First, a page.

European Commission Joint Research Centre Institute for Transuranium Elements
Measurement of Radioactivity in the Environment
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- High Resolution Inductively Coupled Mass Spectrometry (HR-ICPMS)
- Ion Chromatography Inductively Coupled Plasma Mass Spectrometry (IC-ICP-MS)
- Glow Discharge Mass Spectrometry (GDMS)
- Capillary Electrophoresis Coupled to Electrospray Mass Spectrometry (CESIMS)
- Capillary Electrophoresis Coupled to Inductivity (CE-ICPMS)
The principle method used at ITU for the characterization of micro radioactive particles containing fissile material is based on secondary ion mass spectrometry (SIMS), even though nuclear track technologies have been developed for their individuation. The main purpose in the analysis of single particles is the determination of their isotopic composition that has been demonstrated successfully for uranium and plutonium particles. From these results, the enrichment of the material produced, the process used for the enrichment as well as the staring material employed (natural or reprocessed uranium) can be identified.
The samples are handled in a clean lab class 100-10, where chemical treatments are performed in order to collect particles from the cotton swipe to the sample holder for further instrumental analysis.
Scanning Electron Microscope-Energy Dispersive X-ray (SEM-EDX) is used after sample preparation to measure the elemental composition of the micrometer-sized particles removed from the cotton swipes. For instance, to search for uranium containing particles the samples are scanned automatically by SEM using the backscattered mode. From these analyses, the number of uranium particles deposited on the planchet, together with their elemental composition and their co-ordinates are obtained.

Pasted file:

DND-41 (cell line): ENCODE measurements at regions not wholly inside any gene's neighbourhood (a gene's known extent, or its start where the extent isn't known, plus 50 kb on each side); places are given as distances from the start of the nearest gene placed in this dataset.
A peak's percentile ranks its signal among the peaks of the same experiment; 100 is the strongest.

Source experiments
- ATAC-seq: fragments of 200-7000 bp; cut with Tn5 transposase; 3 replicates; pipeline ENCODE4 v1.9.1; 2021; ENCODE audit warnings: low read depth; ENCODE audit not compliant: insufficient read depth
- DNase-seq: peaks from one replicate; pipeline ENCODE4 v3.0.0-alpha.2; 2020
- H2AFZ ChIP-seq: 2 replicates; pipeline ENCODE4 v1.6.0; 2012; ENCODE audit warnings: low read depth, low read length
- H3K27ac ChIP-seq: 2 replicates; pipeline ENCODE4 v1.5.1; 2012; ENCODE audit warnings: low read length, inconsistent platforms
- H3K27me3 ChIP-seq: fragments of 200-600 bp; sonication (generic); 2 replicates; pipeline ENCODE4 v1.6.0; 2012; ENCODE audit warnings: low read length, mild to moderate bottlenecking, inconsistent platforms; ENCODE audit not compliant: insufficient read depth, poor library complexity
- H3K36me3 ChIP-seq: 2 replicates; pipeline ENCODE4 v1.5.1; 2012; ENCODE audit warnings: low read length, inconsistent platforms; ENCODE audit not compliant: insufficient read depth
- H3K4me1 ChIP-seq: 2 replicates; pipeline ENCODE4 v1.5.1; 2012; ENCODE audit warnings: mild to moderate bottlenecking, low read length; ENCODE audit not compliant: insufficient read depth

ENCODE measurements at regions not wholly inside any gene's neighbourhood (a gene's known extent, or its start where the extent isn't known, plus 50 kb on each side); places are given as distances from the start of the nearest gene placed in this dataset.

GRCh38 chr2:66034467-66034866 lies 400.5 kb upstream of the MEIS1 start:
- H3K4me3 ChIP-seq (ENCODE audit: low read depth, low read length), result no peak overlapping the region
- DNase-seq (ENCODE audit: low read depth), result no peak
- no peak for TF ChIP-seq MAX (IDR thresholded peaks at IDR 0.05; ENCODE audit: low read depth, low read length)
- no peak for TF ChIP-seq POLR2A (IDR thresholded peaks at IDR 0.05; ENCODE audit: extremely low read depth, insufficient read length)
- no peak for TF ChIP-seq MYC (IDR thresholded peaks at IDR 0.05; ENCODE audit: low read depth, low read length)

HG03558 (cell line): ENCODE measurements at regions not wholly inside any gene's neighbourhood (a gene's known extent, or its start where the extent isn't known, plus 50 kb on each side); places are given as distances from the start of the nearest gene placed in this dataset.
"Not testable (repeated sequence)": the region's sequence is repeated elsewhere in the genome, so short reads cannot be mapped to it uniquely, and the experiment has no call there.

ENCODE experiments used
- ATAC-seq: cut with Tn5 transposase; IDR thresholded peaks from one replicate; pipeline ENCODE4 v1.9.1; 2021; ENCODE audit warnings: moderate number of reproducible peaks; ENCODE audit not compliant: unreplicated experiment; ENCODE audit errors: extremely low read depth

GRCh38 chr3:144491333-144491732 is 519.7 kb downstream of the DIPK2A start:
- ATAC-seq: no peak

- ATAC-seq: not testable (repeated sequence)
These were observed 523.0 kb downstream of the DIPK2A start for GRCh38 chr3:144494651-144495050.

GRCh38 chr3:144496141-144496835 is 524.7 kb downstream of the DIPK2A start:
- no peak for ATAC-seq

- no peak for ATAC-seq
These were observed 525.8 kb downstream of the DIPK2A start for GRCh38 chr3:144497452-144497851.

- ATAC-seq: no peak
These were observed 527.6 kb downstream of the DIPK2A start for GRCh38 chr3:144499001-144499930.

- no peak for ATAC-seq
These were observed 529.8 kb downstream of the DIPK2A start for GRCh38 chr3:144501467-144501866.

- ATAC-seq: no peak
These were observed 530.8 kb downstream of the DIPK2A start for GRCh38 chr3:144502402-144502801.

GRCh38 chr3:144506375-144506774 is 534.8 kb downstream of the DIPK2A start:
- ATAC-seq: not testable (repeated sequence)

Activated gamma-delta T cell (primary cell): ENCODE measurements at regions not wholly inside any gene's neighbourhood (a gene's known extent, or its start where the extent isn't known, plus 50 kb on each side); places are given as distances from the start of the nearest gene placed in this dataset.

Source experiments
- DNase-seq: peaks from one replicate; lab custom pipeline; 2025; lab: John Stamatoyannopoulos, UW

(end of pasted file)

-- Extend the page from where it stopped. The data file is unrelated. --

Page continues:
SEM-EDX offers high elemental sensitivity and can screen large numbers of particles, but the technique does not give uranium or plutonium isotopic information, which can be of critical importance. For this purpose, SIMS that measures secondary ions of U and Pu isotopes by peak switching on an electron multiplier pulse-counting system or with an imaging detection system that produces spatially resolved images for each isotope, is exploited. The particle deposited on the graphite planchet are bombarded with oxygen ions positively charged at an energy of 15 keV, which then provides a SIMS image of the actinides particle present at the surface (fig.1). By reducing the resolution of the primary beam, the secondary ions from individual particles are mass analyzed and detected (fig.2).